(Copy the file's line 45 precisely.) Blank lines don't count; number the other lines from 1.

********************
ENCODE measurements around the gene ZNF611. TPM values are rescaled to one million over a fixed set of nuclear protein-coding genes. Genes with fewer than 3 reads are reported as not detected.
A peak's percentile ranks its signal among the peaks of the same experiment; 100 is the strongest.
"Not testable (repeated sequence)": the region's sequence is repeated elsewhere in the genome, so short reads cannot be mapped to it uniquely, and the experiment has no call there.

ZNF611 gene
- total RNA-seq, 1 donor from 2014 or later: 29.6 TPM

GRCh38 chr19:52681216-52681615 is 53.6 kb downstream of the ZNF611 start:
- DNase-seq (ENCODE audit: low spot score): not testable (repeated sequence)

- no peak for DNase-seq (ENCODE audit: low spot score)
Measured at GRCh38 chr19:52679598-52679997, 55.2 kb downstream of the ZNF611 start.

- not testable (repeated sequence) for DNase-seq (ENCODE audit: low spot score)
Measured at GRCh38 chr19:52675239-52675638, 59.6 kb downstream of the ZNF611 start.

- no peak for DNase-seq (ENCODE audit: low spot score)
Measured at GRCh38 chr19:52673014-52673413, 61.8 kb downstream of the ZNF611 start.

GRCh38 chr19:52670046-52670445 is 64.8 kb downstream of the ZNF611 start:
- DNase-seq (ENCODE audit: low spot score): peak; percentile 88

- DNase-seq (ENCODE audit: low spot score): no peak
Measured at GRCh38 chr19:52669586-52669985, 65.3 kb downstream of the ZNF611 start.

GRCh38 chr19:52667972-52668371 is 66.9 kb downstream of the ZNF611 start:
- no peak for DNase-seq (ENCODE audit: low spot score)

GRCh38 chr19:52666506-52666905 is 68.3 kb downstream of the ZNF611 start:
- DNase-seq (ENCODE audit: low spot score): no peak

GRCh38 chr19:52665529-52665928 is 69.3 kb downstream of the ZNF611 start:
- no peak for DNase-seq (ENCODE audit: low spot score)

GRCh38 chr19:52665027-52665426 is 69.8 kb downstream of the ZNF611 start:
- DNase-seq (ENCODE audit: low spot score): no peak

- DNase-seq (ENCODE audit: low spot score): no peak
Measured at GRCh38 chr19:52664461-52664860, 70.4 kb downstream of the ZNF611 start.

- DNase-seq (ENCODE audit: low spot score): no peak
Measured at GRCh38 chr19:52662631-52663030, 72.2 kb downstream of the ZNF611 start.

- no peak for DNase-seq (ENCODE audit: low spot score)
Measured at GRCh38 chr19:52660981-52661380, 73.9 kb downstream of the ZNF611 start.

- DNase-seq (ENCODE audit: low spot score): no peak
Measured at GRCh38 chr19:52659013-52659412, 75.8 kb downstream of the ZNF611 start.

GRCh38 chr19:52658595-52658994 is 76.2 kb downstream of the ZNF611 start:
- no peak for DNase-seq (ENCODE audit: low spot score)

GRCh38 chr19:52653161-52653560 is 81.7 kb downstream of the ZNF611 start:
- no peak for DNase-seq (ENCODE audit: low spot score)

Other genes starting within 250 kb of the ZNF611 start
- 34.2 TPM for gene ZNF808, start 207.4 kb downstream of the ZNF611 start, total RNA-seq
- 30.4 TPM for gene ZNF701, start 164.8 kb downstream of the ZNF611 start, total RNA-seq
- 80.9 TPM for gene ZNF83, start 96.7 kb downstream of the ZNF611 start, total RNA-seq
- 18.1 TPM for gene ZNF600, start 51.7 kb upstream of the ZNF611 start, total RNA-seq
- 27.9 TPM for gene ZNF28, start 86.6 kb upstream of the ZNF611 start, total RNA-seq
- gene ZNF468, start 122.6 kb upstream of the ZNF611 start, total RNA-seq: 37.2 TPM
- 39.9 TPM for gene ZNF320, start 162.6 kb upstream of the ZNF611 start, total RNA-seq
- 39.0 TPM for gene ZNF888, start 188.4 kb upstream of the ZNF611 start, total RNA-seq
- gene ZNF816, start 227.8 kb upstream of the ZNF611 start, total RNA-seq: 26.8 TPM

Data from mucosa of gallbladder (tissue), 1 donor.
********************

- 39.9 TPM for gene ZNF320, start 162.6 kb upstream of the ZNF611 start, total RNA-seq